Hotel to target business clientele

July 22, 2005|by GREGORY T. SIMMONS

A new 103-room, extended-stay hotel is planned for 2.5 acres near Interstate 81 and Halfway Boulevard in Hagerstown, representatives for the development said this week.

A Homewood Suites, a brand under the Hilton name, would be built off Railway Lane among a number nearby restaurants and hotels.

Jeff Tedrick, the project manager for Bowman Development Corp., said once construction begins on the hotel, it will take 12 to 13 months to complete, and another two or so months to train employees before the hotel would open.


The hotel is targeted at business clientele, and would cater to those wishing to stay five to seven nights at a minimum, Tedrick said.

Tedrick also described the hotel as what would be a "first-class product," boasting a putting green, in-room kitchens, high-speed internet access, an indoor swimming pool, a patio area with gas grills, a lounge area and business conference space.

The hotel would be between the recently opened Buffalo Wild Wings Grill & Bar and the Bob Evans Restaurant, also on Railway Lane.

Tedrick said Wednesday that the best-case scenario would be to open the hotel in February or March 2007.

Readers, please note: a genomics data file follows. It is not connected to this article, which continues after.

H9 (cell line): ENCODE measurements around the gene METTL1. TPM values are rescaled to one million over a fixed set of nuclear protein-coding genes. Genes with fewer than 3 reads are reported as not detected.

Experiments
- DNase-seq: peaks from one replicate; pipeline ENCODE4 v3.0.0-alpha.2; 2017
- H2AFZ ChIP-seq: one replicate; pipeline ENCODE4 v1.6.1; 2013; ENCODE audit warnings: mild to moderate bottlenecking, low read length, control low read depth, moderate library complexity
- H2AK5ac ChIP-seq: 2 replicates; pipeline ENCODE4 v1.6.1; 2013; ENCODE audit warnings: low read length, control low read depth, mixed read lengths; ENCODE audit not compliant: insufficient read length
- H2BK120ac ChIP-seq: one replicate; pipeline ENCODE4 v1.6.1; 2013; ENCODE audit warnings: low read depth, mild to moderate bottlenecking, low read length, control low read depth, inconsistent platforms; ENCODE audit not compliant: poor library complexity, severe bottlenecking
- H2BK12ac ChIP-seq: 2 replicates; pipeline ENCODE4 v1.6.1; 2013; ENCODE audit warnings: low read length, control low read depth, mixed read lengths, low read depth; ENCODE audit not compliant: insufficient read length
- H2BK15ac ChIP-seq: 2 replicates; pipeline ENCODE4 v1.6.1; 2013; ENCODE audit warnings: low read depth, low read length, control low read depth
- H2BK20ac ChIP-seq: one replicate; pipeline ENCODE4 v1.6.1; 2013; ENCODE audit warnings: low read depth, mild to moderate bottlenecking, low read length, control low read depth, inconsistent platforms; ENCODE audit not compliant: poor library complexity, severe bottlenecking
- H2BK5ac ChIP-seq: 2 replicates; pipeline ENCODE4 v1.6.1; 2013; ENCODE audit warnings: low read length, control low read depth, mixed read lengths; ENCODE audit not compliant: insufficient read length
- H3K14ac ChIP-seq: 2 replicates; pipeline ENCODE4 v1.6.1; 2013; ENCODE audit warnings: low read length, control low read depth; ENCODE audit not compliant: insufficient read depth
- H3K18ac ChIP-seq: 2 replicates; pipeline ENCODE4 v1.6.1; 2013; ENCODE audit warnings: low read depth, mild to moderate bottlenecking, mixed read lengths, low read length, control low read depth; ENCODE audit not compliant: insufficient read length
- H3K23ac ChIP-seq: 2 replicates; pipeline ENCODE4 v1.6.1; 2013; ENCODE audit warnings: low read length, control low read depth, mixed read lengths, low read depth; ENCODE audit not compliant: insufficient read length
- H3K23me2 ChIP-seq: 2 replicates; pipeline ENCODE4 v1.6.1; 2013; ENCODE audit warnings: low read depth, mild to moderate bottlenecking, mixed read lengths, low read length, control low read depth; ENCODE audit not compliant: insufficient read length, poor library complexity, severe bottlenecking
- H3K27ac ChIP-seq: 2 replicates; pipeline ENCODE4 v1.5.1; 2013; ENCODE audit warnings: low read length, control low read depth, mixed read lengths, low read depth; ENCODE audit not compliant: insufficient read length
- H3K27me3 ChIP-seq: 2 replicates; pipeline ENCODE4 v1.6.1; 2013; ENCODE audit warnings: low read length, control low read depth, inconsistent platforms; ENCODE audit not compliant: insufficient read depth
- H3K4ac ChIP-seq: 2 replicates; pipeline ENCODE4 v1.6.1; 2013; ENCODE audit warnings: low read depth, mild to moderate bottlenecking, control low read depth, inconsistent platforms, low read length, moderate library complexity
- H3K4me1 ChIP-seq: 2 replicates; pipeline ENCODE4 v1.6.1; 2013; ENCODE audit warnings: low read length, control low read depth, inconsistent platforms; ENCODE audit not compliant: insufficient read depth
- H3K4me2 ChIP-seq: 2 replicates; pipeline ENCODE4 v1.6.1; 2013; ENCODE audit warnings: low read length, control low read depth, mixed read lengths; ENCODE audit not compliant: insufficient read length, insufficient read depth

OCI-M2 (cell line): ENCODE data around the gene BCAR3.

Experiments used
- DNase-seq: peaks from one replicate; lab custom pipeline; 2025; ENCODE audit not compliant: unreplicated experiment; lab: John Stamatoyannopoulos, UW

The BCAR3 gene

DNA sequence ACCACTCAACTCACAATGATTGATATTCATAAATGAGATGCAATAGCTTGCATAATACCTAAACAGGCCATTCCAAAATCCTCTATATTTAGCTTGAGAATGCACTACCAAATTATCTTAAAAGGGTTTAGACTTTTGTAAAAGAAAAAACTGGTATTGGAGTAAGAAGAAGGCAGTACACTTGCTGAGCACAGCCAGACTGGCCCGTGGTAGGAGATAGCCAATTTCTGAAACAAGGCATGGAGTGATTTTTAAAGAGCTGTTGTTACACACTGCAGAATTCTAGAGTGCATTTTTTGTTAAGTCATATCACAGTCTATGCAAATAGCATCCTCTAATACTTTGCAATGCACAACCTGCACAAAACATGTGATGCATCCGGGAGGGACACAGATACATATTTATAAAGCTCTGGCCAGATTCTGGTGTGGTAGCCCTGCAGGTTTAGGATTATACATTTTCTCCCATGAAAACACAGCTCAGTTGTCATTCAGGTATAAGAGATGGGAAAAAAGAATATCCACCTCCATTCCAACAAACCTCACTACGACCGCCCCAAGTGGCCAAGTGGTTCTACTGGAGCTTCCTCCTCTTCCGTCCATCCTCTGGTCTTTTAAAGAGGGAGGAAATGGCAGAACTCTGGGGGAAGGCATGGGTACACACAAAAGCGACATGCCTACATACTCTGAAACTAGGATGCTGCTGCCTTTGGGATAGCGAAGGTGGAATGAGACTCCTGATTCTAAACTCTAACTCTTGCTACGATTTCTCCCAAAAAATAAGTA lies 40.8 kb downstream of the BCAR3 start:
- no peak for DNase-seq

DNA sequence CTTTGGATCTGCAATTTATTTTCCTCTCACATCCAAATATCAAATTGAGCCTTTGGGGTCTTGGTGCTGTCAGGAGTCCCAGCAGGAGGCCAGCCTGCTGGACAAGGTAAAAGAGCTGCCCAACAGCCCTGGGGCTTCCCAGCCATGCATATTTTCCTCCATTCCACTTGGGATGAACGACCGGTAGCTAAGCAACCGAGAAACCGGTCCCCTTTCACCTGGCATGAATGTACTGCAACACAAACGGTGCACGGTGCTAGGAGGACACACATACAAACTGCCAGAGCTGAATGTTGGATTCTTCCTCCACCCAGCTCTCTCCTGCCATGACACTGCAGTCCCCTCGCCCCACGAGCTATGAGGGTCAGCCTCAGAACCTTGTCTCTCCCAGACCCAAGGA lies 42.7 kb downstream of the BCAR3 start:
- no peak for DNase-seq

Tedrick said Bowman is actively pursuing development of other unused sites Bowman owns near the hotel. That land could hold as many as five restaurants, depending on the type, but he said other types of business would be considered, too.

Also nearby is Valley Mall, and shopping centers along Wesel Boulevard and Massey Boulevard.

During a public hearing Wednesday, project engineer Malcolm Davis, of Hagerstown-based Davis, Renn & Associates, said the building would be five stories and 68 feet tall, 18 feet taller than what is usually allowed on land zoned similarly.

Davis also said the hotel would not disturb the nearby neighborhood - mostly hotels and restaurants- and would actually add to the looks by shielding nearby railroad tracks from public view.

Bowman Development had applied for special exceptions to the city's land-use regulations because hotels are not automatically allowed on that piece of land, and the building's proposed height needed special approval.

City Zoning Administrator Stephen Bockmiller said both special exceptions were granted during deliberations Wednesday night.

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